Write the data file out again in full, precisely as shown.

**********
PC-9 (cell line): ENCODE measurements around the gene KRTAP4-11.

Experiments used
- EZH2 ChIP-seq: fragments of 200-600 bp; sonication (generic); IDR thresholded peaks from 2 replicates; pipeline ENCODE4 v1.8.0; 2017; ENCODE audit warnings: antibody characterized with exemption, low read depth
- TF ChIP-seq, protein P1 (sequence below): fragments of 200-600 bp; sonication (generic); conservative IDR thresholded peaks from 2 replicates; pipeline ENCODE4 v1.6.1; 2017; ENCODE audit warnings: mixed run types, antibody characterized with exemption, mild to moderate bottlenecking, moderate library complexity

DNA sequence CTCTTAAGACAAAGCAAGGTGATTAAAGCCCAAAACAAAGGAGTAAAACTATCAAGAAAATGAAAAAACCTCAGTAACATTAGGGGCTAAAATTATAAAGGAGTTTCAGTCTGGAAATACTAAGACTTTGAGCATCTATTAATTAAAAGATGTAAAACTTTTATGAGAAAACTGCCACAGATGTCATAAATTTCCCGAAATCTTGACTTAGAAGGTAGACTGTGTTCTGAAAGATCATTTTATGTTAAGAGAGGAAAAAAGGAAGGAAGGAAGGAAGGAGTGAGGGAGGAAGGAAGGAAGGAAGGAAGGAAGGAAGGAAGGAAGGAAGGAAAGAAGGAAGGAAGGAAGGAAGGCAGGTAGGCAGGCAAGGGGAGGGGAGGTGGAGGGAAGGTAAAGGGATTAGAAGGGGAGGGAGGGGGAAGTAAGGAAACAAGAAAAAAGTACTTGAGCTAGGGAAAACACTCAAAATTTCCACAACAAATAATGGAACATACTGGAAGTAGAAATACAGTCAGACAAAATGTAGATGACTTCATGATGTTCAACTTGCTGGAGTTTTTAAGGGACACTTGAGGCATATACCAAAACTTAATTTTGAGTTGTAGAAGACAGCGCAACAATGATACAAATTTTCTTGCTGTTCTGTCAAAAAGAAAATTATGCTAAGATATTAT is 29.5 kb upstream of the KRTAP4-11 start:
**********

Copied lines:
PC-9 (cell line): ENCODE measurements around the gene KRTAP4-11.

Experiments used
- EZH2 ChIP-seq: fragments of 200-600 bp; sonication (generic); IDR thresholded peaks from 2 replicates; pipeline ENCODE4 v1.8.0; 2017; ENCODE audit warnings: antibody characterized with exemption, low read depth
- TF ChIP-seq, protein P1 (sequence below): fragments of 200-600 bp; sonication (generic); conservative IDR thresholded peaks from 2 replicates; pipeline ENCODE4 v1.6.1; 2017; ENCODE audit warnings: mixed run types, antibody characterized with exemption, mild to moderate bottlenecking, moderate library complexity

DNA sequence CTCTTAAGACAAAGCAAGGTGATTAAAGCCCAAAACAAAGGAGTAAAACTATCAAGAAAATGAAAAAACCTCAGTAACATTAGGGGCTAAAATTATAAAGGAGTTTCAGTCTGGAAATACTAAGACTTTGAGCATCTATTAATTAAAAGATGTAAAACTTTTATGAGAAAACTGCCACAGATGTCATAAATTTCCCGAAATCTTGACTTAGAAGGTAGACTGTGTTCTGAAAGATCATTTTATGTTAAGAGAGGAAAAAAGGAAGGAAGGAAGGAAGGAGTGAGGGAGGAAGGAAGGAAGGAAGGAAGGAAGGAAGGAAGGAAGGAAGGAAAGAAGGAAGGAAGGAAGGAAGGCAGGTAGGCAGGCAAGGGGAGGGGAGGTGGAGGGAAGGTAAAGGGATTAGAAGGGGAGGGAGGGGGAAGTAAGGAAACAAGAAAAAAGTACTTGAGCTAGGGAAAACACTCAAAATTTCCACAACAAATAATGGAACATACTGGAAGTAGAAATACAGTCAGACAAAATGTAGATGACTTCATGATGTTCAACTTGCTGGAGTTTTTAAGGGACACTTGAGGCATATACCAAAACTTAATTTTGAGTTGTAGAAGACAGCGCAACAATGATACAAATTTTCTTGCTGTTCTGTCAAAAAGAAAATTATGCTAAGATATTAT is 29.5 kb upstream of the KRTAP4-11 start: